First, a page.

5 Great Games NOT Included with the Nintendo Mini

5 Great Games NOT Included with the Nintendo Mini

Posted by: on Jul 16, 2016 | No Comments

I love Nintendo as much as the next guy, but I can’t imagine shelling out $60 for the “Mini” Nintendo Entertainment System. Let’s face it: emulation is just plain better than original hardware.

“But emulation is piracy!!” No, sirrah. ’Tis not. It’s 100% permissible under law to own ROMs of games you owned at one time. Buying a game = buying the right to a digital backup of that game, forever. And that’s all a ROM is: a digital backup. Is there potential for piracy? Of course, but also a huge upside: the ability to play through all those wonderful games without the frustration and misery of losing your last continue.

A long list of Things to Dislike about the Mini, but worst is that no additional games are forthcoming. All you get are the preloaded 30 – an impressive roster of titles, but one of my favorite things about the NES was all the weird little games from weird little publishers like Sunsoft (still around!), Hudson, and Data East. Indie gaming before indie gaming was a thing.

So, in “honor” of the Mini, here are five of my favorite NES games not included:

1. A Boy and His Blob

Gameplay might not be its strength, but it’s impossible not to love this quirky, offbeat title. You play as, yes, a boy and an jelly bean-eating alien blob attempting to save planet Blobbonia from an evil junk-food emperor. If that sounds awesome, that’s because it is. A new-and-updated version is available for virtually every modern platform.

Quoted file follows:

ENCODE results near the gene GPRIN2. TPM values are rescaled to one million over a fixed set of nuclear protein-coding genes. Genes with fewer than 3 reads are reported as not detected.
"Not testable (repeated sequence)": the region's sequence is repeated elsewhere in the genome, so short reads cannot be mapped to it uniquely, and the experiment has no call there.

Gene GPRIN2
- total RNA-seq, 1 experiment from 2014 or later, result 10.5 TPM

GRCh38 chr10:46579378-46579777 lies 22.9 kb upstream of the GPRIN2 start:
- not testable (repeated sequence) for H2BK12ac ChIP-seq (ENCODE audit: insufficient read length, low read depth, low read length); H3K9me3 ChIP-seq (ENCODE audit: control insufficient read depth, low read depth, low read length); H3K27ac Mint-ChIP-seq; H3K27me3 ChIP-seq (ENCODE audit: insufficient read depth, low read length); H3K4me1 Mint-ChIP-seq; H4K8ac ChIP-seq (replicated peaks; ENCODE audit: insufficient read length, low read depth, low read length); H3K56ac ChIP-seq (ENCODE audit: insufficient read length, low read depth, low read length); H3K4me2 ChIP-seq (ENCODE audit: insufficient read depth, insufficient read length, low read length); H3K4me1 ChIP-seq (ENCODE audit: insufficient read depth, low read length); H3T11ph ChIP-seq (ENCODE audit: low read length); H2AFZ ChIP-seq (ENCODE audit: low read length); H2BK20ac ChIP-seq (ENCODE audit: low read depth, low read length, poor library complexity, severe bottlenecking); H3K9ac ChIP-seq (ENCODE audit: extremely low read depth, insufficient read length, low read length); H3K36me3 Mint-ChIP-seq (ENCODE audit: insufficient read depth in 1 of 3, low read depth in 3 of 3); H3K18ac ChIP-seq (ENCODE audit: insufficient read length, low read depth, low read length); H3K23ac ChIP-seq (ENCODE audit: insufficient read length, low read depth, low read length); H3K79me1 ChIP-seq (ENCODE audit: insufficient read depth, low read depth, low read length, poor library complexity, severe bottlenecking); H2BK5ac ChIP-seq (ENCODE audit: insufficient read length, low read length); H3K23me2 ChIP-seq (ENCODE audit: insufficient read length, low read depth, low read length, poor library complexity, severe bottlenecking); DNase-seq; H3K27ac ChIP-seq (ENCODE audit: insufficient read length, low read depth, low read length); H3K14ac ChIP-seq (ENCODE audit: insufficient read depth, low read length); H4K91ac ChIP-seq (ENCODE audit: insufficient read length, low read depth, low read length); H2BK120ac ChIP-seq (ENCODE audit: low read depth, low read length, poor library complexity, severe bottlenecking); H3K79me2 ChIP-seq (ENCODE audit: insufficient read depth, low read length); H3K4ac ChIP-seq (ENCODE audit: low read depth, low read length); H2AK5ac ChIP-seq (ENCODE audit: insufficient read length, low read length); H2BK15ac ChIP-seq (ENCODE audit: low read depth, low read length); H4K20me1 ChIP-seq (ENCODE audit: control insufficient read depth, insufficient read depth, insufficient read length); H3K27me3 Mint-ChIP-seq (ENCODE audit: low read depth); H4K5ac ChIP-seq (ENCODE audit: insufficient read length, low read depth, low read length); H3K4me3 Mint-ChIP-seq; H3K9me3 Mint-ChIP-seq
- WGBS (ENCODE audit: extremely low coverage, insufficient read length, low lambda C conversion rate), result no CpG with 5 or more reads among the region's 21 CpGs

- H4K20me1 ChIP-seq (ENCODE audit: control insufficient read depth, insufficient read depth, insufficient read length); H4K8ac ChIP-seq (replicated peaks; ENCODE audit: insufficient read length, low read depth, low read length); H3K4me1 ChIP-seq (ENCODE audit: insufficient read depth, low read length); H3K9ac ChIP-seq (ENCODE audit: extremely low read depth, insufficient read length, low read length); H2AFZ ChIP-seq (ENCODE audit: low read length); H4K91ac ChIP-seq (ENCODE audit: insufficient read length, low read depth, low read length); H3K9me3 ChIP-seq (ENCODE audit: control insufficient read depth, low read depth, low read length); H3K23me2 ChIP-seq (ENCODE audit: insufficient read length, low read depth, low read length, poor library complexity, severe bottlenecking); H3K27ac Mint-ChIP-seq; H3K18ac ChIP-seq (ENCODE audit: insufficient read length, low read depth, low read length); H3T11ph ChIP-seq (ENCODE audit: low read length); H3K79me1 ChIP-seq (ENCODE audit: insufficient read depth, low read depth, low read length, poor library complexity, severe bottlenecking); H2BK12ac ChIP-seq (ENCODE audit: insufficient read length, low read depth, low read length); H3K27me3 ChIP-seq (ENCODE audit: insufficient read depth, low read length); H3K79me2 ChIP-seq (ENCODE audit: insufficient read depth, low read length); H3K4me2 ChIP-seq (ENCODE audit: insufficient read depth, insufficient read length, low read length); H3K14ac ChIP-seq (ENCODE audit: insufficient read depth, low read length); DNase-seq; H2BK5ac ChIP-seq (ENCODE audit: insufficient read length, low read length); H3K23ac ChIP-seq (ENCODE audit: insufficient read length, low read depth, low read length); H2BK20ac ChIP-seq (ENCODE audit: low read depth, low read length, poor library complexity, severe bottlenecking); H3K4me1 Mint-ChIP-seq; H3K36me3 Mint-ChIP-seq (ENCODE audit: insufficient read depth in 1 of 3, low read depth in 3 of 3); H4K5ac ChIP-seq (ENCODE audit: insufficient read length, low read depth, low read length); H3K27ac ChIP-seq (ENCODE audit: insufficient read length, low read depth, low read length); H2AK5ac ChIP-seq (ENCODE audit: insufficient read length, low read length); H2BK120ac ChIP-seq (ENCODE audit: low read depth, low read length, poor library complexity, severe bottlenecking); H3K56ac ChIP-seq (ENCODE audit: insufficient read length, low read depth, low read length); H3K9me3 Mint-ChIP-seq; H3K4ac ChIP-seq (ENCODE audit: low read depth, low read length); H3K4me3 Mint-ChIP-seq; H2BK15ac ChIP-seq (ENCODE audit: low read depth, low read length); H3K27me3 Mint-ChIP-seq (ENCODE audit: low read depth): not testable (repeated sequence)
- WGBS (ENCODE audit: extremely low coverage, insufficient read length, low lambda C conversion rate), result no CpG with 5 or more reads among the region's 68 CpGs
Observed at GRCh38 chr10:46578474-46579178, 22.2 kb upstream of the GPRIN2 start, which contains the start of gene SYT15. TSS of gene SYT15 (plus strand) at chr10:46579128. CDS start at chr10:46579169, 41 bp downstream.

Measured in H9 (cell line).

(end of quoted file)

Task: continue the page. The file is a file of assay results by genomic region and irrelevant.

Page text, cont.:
2. Bionic Commando

A platformer where you can’t jump?! Sounds crazy, but Bionic Commando’s hook-shot grappling makes for an all-time classic. And a brilliant story brilliantly told, to boot. Notorious for not having a save function, but hey – no problem in emulation.

3. Blaster Master

A boy named Jason chases Fred, his pet frog, into an underground labyrinth, where he finds “Sophia the Third”, a hyper-advanced combat chassis – young Jason hops in and sets off to save Fred from The Plutonium Boss! So much to love about this title, but by far and away, the coolest thing is the tiny caves only Jason can enter, at which point gameplay switches from sidescrolling to top-down. Wonderful non-linear play. They don’t make ’em like this no more.

4. Faxanadu

Woefully underappreciated. Among the best RPGs ever, I’d argue – a beautiful story synthesizing Norse mythology into something unique, flavorful, and unforgettable. One of my favorite things about this title is that your character’s sprite actually changes appearance when you equip different armor and weapons. Start off as a scrawny pipsqueak, end up a bad-ass fantasy warrior. Makes you feel so invested and proud of your character’s progress.

5. Rygar

Not on the level of Zelda, but this just might be my favorite oddball, out-of-the-way NES title. Pretty much said it all right here.

Owned any of these games past? Want to relive the glory? Check out Nestopia, the best OSX NES emulator out there, AFAIK.

Rygar: An 8-Bit Odyssey

Posted by: on Jan 9, 2012 | 3 Comments